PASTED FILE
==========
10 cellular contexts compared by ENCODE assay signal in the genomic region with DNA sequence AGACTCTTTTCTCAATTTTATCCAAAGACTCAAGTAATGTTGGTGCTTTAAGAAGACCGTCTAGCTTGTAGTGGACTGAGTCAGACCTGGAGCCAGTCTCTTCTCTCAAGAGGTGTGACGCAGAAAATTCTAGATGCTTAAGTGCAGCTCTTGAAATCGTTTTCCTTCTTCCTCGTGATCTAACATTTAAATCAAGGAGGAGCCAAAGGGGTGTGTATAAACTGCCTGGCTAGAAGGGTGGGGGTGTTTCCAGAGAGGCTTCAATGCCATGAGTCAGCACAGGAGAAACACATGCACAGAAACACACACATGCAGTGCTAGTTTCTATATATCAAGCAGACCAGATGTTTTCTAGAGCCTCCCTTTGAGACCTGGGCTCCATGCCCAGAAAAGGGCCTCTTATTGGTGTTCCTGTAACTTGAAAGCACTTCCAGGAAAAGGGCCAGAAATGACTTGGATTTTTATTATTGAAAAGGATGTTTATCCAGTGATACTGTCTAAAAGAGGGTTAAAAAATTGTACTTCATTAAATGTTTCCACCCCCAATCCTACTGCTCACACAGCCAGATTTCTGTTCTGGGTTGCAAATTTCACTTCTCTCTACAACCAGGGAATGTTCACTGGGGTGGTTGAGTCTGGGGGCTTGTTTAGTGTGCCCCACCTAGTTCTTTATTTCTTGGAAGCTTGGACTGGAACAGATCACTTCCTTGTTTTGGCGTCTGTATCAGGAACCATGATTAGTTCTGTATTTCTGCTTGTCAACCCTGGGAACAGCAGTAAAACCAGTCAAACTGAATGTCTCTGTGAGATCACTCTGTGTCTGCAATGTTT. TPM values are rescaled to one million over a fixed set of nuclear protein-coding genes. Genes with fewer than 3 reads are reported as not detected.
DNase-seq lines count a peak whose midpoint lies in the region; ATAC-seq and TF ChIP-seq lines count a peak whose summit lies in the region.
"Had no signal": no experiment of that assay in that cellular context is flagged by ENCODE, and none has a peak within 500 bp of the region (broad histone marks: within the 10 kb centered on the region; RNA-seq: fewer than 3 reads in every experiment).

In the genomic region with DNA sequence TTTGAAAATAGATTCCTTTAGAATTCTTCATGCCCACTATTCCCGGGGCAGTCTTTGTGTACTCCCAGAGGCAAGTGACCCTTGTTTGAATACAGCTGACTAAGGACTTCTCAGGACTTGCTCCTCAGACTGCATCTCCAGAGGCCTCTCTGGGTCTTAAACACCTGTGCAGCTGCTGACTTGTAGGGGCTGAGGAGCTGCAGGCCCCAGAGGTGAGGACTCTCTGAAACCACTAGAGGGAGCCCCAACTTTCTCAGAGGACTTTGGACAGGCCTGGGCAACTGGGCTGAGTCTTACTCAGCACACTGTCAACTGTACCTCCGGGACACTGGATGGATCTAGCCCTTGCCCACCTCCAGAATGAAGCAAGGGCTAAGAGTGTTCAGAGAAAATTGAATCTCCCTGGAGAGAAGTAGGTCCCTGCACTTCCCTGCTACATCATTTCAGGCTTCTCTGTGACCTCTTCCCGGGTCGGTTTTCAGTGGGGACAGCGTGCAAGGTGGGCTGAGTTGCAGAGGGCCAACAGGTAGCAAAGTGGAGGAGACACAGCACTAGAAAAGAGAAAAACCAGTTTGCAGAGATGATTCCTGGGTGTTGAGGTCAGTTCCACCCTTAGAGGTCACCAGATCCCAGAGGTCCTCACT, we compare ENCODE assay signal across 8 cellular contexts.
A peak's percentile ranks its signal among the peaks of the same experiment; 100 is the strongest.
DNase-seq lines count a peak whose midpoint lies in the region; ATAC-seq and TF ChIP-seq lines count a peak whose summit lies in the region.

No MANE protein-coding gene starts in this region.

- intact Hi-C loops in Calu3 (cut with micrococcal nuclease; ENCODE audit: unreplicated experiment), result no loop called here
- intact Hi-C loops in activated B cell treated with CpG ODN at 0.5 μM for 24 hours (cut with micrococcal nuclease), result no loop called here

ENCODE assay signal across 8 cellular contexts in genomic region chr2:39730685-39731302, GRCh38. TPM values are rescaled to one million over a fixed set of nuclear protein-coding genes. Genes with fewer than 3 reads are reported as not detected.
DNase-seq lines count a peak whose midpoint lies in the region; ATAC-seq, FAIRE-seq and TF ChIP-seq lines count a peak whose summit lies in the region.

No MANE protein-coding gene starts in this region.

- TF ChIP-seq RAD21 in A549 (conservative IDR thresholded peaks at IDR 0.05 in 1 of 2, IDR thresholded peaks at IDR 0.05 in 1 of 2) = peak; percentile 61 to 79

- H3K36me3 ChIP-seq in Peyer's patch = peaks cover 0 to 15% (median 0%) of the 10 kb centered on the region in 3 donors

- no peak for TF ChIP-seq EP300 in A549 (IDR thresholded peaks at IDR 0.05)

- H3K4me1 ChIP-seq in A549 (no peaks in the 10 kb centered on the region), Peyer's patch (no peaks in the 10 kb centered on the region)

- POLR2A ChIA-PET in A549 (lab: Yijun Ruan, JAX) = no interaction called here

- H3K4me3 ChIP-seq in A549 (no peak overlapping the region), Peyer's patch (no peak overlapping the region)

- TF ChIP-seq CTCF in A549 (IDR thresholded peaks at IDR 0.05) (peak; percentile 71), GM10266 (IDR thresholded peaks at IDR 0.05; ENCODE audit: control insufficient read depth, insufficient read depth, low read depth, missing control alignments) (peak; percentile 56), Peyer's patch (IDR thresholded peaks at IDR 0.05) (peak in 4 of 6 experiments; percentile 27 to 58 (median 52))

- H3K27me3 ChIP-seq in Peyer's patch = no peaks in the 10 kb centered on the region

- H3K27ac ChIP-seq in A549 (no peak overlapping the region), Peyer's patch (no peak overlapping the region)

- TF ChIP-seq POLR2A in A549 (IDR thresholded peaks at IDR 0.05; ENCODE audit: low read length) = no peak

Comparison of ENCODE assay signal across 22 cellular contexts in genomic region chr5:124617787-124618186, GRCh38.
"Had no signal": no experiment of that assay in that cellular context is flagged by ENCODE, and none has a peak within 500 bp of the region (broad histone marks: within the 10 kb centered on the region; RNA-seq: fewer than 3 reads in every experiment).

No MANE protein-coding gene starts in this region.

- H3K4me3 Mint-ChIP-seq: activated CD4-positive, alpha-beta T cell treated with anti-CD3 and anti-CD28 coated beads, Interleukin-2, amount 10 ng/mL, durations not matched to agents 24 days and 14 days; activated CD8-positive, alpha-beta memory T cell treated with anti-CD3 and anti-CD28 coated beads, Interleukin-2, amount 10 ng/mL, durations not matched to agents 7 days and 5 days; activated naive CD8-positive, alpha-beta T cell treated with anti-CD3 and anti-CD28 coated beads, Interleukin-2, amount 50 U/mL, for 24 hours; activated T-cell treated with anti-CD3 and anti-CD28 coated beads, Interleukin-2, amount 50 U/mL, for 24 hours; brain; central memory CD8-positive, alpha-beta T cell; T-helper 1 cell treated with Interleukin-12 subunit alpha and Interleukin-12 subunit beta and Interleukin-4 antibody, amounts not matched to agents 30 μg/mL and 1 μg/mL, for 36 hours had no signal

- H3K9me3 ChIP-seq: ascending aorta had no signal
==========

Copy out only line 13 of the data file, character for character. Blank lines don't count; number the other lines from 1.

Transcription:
- TF ChIP-seq RAD21 in A549 (conservative IDR thresholded peaks at IDR 0.05 in 1 of 2, IDR thresholded peaks at IDR 0.05 in 1 of 2) = peak; percentile 61 to 79